Happy Easter to all who celebrate! I have to admit that this year was too low-key for us. Last year, the low-key Easter was a novelty. This year, it was a reminder that we are still in this mess. I just have to keep reminding myself that the end is in sight.
Speaking of which, I had my first dose of the Pfizer vaccine on Thursday. Other than feeling a little light headed Thursday night, there were no real side effects. I even managed to escape the sore arm! I know that the real side effects happen with the second dose, which I’m receiving on the 22nd. I’ve already planned ABSOLUTELY NOTHING for that weekend so that I can rest up from the vaccine.
The kids start hybrid learning this week and their first day in the classroom is on Tuesday. As I’ve said many times, I have conflicting feelings about this. While both kids have done well with distance learning, they also need the social side of things.
Lillie will start back in sports in May. Normally, volleyball is an indoor fall sport, but this year they are doing a short outdoor spring season. Unfortunately, it is at the same time as the short outdoor spring basketball season, so she had to choose between her two sports. She opted for volleyball for two reasons. First, she has a hoop in our backyard and can practice her basketball skills on her own. Secondly, if she has to wear a mask, volleyball just seems easier.
Onto the books! As usual, I’m linking up with Kathryn at Book Date and her It’s Monday…What Are You Reading? blog hop.
Last Week, I finished:
The Art of Theft (Lady Sherlock #4) by Sherry Thomas
(4 stars, Goodreads Review)
I think the one thing people need to know about this book is that it is not a mystery–it’s a heist novel. It’s great fun, but it isn’t a mystery.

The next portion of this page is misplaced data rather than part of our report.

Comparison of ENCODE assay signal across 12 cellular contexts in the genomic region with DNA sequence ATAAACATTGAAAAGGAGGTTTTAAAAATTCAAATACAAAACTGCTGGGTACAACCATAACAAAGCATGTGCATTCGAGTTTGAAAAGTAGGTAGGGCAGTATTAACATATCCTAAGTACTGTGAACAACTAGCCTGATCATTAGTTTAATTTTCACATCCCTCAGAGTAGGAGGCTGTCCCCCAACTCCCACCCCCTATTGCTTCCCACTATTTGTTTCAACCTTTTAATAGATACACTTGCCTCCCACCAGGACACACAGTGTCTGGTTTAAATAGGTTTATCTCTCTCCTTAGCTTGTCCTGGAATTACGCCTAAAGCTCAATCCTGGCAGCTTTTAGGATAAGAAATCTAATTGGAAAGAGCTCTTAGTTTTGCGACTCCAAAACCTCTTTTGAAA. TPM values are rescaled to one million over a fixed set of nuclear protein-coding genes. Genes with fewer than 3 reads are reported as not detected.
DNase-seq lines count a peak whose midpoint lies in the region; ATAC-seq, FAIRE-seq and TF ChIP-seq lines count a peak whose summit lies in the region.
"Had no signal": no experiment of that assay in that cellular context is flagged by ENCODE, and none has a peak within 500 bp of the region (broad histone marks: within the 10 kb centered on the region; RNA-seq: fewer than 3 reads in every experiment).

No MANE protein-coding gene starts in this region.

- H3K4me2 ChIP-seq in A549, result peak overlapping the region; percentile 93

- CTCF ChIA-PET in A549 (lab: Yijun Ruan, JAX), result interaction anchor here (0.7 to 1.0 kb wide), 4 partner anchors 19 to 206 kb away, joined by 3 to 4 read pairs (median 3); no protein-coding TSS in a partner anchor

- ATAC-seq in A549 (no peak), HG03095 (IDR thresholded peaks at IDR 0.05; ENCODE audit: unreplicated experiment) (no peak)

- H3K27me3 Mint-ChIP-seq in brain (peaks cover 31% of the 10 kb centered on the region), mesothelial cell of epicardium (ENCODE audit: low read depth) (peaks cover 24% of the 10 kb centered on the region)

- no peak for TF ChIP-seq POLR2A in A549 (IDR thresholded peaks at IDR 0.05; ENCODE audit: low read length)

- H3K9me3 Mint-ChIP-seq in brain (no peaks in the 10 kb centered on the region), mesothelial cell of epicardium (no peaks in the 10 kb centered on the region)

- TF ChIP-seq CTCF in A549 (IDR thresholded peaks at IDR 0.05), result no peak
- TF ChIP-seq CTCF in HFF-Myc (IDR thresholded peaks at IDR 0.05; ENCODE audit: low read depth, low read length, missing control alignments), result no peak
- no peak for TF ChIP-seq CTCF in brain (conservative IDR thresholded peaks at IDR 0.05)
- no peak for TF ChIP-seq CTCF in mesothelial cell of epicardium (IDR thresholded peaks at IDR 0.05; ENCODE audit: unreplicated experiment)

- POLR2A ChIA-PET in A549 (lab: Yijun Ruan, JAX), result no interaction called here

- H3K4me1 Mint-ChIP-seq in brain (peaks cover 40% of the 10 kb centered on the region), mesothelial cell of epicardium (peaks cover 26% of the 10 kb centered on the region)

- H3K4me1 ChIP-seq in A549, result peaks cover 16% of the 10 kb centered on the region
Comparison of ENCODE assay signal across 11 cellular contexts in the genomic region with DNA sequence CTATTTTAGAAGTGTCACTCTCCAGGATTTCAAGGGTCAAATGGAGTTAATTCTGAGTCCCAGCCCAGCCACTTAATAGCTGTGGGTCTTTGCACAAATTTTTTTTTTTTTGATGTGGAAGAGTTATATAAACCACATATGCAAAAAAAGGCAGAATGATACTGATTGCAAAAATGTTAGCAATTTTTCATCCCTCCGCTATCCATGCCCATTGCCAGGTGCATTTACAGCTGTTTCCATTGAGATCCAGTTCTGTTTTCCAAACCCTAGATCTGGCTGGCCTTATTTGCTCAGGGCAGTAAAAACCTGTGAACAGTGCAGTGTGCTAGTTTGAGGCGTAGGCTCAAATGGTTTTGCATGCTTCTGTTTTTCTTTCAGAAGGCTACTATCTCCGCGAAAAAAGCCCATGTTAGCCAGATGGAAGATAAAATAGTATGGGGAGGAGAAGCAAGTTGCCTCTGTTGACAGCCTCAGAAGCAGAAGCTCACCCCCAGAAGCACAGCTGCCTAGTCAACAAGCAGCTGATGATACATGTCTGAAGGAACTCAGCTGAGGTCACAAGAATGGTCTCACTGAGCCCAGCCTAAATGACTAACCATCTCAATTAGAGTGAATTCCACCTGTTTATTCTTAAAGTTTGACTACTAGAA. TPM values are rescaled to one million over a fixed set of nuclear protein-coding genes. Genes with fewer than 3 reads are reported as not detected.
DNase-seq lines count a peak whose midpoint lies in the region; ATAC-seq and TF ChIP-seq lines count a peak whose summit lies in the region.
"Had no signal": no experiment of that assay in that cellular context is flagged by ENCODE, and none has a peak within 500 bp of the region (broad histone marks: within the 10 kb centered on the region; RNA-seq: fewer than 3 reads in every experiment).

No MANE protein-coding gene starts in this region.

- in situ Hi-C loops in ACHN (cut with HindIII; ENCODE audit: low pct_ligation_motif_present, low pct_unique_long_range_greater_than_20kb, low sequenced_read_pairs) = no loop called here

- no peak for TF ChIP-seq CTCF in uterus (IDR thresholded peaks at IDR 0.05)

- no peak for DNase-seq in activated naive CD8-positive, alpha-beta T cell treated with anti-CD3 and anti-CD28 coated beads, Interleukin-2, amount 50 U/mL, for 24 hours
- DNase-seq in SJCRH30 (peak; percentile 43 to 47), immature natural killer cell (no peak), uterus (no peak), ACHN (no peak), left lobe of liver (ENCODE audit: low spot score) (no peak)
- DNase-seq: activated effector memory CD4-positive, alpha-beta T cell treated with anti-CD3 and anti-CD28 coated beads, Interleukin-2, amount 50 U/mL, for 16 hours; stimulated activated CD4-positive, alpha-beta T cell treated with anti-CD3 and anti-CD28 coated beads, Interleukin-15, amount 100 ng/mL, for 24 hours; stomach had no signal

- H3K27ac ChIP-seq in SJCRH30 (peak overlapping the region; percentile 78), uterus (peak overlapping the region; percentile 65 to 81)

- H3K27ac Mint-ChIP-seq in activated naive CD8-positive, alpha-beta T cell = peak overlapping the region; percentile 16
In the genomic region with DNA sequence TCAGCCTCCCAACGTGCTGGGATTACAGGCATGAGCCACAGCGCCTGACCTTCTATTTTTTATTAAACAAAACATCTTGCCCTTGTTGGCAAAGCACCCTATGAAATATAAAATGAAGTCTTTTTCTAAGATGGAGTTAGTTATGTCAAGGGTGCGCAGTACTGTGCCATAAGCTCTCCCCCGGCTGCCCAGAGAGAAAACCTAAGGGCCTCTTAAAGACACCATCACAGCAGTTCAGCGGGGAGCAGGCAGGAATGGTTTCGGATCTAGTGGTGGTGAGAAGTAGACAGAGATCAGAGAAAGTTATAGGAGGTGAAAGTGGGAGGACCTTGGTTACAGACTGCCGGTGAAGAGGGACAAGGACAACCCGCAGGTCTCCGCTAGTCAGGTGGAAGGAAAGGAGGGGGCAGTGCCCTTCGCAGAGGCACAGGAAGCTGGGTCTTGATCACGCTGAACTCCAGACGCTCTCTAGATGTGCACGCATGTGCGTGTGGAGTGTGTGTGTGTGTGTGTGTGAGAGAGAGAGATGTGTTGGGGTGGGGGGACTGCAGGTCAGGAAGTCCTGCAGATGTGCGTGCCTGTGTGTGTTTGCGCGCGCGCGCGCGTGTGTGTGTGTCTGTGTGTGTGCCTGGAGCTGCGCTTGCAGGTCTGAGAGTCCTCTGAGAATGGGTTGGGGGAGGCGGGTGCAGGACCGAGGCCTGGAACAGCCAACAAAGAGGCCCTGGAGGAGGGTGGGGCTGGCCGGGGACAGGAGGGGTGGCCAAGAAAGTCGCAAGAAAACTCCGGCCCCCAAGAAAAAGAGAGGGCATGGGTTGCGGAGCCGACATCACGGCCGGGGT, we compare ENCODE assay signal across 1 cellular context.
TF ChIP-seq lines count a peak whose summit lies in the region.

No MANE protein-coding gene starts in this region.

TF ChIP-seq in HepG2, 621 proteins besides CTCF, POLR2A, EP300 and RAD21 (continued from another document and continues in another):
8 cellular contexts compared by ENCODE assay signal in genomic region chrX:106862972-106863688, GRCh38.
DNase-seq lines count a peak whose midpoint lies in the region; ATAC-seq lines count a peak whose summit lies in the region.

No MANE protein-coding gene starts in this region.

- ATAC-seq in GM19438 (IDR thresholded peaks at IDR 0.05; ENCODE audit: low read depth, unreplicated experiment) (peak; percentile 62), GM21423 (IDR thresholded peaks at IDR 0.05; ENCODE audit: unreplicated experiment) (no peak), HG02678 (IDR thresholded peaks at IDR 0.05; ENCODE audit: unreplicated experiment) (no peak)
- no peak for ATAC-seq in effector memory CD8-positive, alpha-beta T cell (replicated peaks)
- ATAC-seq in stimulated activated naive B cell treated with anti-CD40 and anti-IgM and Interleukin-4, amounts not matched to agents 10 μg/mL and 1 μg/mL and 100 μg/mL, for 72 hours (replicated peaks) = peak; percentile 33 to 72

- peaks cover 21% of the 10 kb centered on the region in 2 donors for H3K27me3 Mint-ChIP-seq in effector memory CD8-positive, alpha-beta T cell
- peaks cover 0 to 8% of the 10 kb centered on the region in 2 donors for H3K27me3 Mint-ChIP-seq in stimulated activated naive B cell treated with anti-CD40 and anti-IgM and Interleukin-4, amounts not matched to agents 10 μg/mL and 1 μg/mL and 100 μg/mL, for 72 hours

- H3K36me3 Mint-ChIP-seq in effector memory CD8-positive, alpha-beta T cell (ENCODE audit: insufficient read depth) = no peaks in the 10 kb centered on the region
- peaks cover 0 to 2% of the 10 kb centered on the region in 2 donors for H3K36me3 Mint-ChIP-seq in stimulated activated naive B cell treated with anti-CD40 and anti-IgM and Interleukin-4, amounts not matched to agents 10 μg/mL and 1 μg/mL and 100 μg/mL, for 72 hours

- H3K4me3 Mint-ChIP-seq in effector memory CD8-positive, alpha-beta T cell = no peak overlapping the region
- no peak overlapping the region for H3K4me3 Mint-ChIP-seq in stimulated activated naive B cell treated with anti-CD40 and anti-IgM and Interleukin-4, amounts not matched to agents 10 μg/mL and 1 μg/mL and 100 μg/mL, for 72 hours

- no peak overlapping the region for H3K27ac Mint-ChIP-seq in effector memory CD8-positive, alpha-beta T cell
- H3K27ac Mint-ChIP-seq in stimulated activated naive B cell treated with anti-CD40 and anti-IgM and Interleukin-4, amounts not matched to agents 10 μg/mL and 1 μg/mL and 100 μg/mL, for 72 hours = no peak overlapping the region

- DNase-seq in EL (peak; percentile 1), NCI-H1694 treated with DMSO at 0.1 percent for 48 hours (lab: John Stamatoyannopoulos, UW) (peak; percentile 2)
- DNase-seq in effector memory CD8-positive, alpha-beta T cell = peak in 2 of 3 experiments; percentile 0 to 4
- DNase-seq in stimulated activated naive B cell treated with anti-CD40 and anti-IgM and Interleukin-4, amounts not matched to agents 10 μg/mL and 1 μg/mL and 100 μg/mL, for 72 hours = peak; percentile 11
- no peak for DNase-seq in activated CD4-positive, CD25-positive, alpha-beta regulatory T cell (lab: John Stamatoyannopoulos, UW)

Charlotte and her friends are off to steal a piece of art! It’s all very Oceans Eleven. In this regard, it is unlike the previous books in the series, which are more classic mysteries. But this one delivers far more character development than the other books. It is because of this that I feel that it is a crucial book in this series and, in all honesty, a joy to read.
This is a series that needs to be read in order and, for this book, there are two reasons. First of all, you need to know these characters and their histories before this one or else you will be lost. Secondly, this book pretty much spoils the first 3 books.
Instead of saying I recommend this book, I’m going to recommend this series. Yes, you should reads this book–but read it after the first three books so that you can fully experience it.
What I started this week:
If Beale Street Could Talk by James Baldwin (audiobook)
This is a title that I had heard of but had never really been on my radar. So, when it came up in one of my book clubs, I was immediately interested. Unfortunately, the print copy I have has small enough print that my chronic eye issues made it almost impossible to read. Solution! Get the audiobook!
Honestly, I’m glad I did. This one is narrated by the great Bahni Turpin and she really brings the story to life. I’m a little over halfway through (a backlog of podcast episodes has kept me from it for the past couple of days), and it’s still going strong for me.
I Am Not Your Perfect Mexican Daughter by Erika L. Sanchez
This is another book club, this time for my “Marginals and Margaritas” book club where we read books by marginalized authors. I’m generally kind of off YA literature at the moment, but this one is really working for me. There is a lot in here about the Mexican American experience, as one would expect. However, there is just as much, if not more, about mental health, which surprised me. I think Sanchez has done an amazing job of depicting a teen aged girls struggle with depression and anxiety. I’m hoping to finish this in the next day or so and will give my thoughts on it next week.
The Rose Code by Kate Quinn
This book, more than any other, is responsible for the fact that I only finished one book this week. This book, coming in at over 600 pages, is a chunkster…but I can’t put it down. In some ways, this is exactly what I don’t want to read: more World War II fiction (can we please move onto another era of history? Please?) and another dual-timeline novel, although the two timelines here are only 6 years apart and involve the same characters. So, with all that I shouldn’t like about this book, I am loving it. I’ve only read one other Quinn book in the past (The Huntress, although The Alice Network is sitting on my kindle), but she may become on of my go-to authors.
I’m still reading:
Dancing at the Pity Party by Tyler Feder
The Adventures of Tom Sawyer by Mark Twain
Monument by Natasha Trethewey